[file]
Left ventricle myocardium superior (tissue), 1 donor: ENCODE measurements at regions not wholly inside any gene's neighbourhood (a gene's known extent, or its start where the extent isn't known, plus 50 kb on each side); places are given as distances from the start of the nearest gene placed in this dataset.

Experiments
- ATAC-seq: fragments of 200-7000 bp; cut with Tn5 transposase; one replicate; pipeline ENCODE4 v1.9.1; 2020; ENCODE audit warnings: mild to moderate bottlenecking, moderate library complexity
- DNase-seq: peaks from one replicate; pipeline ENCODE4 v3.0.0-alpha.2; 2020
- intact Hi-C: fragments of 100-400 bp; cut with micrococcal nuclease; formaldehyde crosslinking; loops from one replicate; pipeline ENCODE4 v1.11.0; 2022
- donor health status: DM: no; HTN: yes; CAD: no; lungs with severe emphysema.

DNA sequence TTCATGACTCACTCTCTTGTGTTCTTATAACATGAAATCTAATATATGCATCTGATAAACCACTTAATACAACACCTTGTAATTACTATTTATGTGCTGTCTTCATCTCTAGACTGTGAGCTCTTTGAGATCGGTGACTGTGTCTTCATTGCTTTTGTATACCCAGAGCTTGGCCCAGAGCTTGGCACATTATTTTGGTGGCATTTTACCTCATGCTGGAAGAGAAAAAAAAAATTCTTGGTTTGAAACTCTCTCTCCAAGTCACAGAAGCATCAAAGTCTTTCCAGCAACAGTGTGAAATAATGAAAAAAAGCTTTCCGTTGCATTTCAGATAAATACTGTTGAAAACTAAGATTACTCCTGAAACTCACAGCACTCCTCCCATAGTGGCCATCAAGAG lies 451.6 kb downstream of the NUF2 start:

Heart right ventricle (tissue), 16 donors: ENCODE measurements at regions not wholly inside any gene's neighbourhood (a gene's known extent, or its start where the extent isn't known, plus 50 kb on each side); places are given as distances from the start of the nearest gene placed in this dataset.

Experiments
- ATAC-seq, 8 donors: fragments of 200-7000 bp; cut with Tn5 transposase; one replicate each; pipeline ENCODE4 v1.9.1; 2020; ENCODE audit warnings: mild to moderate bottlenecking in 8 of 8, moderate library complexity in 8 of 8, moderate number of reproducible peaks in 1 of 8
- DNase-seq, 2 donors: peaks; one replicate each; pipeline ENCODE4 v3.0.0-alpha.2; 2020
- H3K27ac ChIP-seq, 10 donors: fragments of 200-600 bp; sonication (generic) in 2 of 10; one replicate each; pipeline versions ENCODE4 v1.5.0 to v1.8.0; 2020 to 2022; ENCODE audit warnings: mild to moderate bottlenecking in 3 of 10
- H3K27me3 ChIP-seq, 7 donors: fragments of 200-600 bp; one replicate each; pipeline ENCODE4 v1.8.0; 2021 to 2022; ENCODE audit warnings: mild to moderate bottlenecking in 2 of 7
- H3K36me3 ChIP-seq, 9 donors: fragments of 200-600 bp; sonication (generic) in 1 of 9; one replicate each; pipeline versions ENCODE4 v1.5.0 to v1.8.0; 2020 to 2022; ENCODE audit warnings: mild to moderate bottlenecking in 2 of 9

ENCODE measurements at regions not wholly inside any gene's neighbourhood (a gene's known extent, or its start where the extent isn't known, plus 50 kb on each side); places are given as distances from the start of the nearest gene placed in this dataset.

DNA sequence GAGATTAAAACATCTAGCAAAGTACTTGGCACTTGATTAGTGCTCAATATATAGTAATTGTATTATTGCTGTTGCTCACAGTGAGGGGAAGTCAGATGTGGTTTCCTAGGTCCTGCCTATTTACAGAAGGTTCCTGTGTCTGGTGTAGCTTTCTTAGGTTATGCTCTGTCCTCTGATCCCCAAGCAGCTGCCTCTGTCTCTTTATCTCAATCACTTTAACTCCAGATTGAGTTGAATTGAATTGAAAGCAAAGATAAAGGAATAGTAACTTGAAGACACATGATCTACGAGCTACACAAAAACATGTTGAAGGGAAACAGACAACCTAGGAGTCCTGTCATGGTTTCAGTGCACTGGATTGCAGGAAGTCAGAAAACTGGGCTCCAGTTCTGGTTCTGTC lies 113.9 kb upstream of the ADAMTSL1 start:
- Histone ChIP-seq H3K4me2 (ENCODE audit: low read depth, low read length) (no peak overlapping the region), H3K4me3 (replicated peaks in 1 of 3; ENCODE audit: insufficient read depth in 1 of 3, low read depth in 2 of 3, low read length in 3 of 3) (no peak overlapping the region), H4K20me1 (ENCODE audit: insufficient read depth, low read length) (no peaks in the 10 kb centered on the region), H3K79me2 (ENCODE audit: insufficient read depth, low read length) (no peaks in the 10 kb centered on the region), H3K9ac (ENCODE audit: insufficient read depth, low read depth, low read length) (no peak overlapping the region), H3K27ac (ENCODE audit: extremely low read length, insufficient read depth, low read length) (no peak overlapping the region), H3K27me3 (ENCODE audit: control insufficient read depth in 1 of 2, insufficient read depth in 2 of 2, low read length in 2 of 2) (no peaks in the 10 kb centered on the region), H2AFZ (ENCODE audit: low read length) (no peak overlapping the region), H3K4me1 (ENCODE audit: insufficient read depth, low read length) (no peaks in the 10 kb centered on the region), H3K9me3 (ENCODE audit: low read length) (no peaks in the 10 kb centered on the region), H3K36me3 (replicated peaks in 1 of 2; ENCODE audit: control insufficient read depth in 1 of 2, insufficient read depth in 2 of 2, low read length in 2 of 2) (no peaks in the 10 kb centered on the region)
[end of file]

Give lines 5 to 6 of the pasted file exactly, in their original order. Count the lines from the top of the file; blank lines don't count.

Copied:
- intact Hi-C: fragments of 100-400 bp; cut with micrococcal nuclease; formaldehyde crosslinking; loops from one replicate; pipeline ENCODE4 v1.11.0; 2022
- donor health status: DM: no; HTN: yes; CAD: no; lungs with severe emphysema.